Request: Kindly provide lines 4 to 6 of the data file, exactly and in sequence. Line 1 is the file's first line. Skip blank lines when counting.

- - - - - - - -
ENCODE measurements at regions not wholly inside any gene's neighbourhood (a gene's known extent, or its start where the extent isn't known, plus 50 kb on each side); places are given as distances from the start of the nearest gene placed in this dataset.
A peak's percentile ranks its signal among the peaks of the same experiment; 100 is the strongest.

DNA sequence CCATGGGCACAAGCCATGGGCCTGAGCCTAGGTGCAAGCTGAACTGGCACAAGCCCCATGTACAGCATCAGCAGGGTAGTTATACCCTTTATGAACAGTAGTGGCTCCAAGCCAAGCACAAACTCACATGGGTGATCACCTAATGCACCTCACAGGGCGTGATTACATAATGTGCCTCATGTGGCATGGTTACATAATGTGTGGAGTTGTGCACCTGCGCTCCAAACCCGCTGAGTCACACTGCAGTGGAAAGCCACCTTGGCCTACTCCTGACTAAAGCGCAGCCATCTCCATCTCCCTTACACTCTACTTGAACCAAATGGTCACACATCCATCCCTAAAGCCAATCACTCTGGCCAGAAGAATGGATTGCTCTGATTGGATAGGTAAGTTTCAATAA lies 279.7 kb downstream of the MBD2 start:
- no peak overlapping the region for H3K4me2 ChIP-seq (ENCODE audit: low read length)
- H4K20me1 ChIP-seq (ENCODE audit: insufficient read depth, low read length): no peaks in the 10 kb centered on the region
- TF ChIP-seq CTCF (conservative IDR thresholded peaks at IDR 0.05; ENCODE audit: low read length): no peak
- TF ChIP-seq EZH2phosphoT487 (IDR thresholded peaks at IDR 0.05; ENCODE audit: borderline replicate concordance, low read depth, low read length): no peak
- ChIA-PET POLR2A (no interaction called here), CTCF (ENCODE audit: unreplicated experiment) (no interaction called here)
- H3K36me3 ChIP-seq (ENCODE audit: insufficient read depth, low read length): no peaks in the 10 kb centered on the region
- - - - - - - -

- no peak overlapping the region for H3K4me2 ChIP-seq (ENCODE audit: low read length)
- H4K20me1 ChIP-seq (ENCODE audit: insufficient read depth, low read length): no peaks in the 10 kb centered on the region
- TF ChIP-seq CTCF (conservative IDR thresholded peaks at IDR 0.05; ENCODE audit: low read length): no peak